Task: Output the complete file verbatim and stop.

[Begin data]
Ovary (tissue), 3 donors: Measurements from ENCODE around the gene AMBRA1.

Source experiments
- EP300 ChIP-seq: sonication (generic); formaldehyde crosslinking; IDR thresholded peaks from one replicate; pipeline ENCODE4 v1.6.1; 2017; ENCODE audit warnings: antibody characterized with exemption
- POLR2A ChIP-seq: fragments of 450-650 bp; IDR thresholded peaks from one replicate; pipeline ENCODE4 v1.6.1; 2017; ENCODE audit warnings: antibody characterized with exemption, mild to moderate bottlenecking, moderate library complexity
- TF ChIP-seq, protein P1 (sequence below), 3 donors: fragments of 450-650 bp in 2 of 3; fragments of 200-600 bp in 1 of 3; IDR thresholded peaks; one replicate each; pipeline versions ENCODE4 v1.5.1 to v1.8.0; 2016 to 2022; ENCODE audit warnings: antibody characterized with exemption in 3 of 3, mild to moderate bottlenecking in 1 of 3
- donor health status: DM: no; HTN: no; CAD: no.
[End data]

Ovary (tissue), 3 donors: Measurements from ENCODE around the gene AMBRA1.

Source experiments
- EP300 ChIP-seq: sonication (generic); formaldehyde crosslinking; IDR thresholded peaks from one replicate; pipeline ENCODE4 v1.6.1; 2017; ENCODE audit warnings: antibody characterized with exemption
- POLR2A ChIP-seq: fragments of 450-650 bp; IDR thresholded peaks from one replicate; pipeline ENCODE4 v1.6.1; 2017; ENCODE audit warnings: antibody characterized with exemption, mild to moderate bottlenecking, moderate library complexity
- TF ChIP-seq, protein P1 (sequence below), 3 donors: fragments of 450-650 bp in 2 of 3; fragments of 200-600 bp in 1 of 3; IDR thresholded peaks; one replicate each; pipeline versions ENCODE4 v1.5.1 to v1.8.0; 2016 to 2022; ENCODE audit warnings: antibody characterized with exemption in 3 of 3, mild to moderate bottlenecking in 1 of 3
- donor health status: DM: no; HTN: no; CAD: no.